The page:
Teaching has given me the opportunity to travel around the country. I’ve worked in the suburbs, rural areas where there is only one dirt road to a school, and now in an inner city. Nearly all of my former and current colleagues can describe “the education pendulum” in one way or the other. The pendulum is the never-ending push and pull factors that directs teachers to do something one way this year and something totally different the next. It can come from new education policies, trends, new leadership, or in our current case, world events. It causes teachers to learn to adapt quickly and make the best of every situation. One year they are teaching from textbook A, but the next they are teaching with textbook B. Uh oh, there’s a new administrator in town. Time to throw out what I used the last ten years because Principal Knowsitall has a bug up his butt about inquiry strategies. And on and on it goes. Every teacher handles the pendulum differently. Some (rightfully so) quit, some become jaded and just survive, and others try to make the best of it. The rapid change is really tough sometimes, especially for the older teachers.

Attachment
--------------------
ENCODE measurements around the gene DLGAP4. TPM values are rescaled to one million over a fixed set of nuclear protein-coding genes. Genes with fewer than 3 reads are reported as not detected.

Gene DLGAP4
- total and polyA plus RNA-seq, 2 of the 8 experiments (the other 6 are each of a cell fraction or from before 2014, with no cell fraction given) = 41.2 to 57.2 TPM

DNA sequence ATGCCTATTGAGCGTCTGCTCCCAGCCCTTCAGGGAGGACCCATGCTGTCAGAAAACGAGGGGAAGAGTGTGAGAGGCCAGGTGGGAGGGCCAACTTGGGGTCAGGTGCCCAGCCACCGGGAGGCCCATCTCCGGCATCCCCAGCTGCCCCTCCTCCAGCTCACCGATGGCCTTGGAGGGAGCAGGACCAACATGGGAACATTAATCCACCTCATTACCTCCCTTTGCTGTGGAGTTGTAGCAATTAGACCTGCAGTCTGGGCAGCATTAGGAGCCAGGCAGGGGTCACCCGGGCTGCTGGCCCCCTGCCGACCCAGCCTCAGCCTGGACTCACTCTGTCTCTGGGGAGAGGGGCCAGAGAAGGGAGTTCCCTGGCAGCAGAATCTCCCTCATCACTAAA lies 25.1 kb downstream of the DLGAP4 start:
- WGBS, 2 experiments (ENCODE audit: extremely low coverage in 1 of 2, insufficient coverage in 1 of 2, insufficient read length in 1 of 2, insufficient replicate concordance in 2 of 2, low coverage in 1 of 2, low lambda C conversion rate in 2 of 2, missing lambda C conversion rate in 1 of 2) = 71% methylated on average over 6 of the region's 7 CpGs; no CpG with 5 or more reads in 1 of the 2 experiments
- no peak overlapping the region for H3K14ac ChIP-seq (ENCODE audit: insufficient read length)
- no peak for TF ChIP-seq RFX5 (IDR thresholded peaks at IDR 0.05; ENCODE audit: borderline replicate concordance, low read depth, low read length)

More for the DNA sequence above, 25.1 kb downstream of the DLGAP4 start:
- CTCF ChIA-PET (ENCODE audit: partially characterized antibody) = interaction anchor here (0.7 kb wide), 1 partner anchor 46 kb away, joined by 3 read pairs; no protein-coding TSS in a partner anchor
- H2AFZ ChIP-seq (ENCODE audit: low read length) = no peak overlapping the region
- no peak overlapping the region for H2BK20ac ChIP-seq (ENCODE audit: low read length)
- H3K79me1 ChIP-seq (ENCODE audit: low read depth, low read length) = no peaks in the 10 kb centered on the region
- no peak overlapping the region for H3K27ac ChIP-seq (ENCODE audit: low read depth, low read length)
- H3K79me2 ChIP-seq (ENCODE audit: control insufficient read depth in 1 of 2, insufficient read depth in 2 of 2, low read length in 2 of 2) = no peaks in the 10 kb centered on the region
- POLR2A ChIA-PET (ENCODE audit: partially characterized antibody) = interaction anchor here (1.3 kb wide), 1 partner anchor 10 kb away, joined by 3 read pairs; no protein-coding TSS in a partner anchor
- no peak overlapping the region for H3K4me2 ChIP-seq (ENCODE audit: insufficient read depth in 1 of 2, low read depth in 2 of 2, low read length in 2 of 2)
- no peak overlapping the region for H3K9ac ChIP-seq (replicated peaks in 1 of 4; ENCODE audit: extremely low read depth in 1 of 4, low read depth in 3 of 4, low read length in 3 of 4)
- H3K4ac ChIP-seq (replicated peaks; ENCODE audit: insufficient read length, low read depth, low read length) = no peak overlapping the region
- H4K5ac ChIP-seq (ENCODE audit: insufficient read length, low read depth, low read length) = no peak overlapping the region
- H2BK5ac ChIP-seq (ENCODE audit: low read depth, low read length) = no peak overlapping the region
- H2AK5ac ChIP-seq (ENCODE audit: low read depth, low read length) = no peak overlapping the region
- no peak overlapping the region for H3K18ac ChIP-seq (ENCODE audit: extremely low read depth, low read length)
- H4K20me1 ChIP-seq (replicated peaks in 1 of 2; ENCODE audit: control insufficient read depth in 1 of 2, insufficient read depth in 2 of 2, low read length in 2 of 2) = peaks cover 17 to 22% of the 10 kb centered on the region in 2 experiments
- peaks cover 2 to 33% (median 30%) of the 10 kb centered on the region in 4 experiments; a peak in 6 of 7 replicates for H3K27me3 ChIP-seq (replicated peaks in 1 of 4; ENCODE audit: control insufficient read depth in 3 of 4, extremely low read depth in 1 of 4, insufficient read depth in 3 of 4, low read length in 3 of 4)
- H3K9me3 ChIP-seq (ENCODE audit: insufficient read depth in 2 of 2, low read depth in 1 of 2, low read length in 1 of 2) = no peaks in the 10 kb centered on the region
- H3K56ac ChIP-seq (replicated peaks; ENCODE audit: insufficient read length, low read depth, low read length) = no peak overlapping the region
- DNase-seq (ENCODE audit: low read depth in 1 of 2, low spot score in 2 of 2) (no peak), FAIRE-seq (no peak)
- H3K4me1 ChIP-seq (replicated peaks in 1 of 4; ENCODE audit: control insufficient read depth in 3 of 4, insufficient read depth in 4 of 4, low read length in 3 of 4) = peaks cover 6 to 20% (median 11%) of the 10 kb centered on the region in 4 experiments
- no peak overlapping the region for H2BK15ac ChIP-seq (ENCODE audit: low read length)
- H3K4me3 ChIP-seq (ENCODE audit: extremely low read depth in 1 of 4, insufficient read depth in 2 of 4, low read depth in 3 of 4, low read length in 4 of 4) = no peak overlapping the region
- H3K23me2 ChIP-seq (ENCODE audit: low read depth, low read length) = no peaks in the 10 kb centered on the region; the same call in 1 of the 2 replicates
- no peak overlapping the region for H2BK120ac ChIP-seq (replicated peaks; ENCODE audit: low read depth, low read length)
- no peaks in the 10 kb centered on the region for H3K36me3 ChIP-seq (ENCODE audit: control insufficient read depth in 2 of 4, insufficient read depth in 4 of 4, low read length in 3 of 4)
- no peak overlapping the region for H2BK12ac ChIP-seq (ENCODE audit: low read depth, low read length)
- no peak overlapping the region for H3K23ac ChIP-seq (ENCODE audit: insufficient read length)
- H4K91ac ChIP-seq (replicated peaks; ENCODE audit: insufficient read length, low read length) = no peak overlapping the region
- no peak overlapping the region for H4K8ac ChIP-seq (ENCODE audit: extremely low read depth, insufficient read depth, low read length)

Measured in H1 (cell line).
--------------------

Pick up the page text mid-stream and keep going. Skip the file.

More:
Now think of your favorite teacher ever. You might ask yourself, “why did this teacher put up with this nonsense?” Well the answer is simple. It was because of you. Your effort, your work, your questions, you, you, you. YOU are the reason it was worth it and YOUR child are the reason it is a worthy profession.
This mindset is a quality teacher’s “true north.” No matter how murky the world is, they see each of their students as a sign of hope. At the end of my Mom’s career, I was helping her pack up her classroom one last time. She found an old student thank you note shoved behind cupboard. After reading it she said, “you know, my students were my best teachers.”
This year, the changes are especially strong and I worry if all my colleagues will make it to next year. It’s so much change for some of them and I fear they will feel ineffective. If you have the time this year, look up an old teacher and just tell them thank you. Your grace and the thanks you give to them may just be the lesson they need to get through their tough year. Not every meaningful lesson comes from the front of the classroom.